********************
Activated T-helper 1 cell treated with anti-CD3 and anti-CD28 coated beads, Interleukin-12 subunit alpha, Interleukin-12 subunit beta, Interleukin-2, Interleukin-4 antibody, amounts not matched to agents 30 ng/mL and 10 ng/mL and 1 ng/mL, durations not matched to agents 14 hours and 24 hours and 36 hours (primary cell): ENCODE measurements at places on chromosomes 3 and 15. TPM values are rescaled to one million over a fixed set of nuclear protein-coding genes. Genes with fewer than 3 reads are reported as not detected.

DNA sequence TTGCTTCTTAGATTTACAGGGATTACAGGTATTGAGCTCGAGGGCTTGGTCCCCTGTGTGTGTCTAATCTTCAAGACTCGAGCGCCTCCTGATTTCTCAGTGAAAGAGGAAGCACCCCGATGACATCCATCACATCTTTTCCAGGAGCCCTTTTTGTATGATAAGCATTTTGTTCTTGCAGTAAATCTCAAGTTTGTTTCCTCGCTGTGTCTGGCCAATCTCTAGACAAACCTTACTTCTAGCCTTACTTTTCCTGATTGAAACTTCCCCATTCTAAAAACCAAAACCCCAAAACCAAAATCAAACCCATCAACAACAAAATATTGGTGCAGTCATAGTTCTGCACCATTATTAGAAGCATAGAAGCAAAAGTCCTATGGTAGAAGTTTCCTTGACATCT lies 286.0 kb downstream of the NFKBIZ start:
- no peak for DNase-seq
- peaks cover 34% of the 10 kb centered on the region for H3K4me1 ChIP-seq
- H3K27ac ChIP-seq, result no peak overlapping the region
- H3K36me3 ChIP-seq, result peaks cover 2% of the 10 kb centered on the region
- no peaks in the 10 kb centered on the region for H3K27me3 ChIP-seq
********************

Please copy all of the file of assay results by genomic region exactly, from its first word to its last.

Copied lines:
Activated T-helper 1 cell treated with anti-CD3 and anti-CD28 coated beads, Interleukin-12 subunit alpha, Interleukin-12 subunit beta, Interleukin-2, Interleukin-4 antibody, amounts not matched to agents 30 ng/mL and 10 ng/mL and 1 ng/mL, durations not matched to agents 14 hours and 24 hours and 36 hours (primary cell): ENCODE measurements at places on chromosomes 3 and 15. TPM values are rescaled to one million over a fixed set of nuclear protein-coding genes. Genes with fewer than 3 reads are reported as not detected.

DNA sequence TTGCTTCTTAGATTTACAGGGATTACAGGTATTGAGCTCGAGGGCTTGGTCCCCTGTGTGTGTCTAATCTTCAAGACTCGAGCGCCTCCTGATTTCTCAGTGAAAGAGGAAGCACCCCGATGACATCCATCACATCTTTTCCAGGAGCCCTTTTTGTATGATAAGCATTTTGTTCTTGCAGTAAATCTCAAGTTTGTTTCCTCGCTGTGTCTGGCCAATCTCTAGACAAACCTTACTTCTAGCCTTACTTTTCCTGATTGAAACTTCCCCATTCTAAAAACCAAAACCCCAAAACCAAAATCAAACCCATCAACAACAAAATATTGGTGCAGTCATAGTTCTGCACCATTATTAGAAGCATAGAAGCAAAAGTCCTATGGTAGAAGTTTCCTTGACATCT lies 286.0 kb downstream of the NFKBIZ start:
- no peak for DNase-seq
- peaks cover 34% of the 10 kb centered on the region for H3K4me1 ChIP-seq
- H3K27ac ChIP-seq, result no peak overlapping the region
- H3K36me3 ChIP-seq, result peaks cover 2% of the 10 kb centered on the region
- no peaks in the 10 kb centered on the region for H3K27me3 ChIP-seq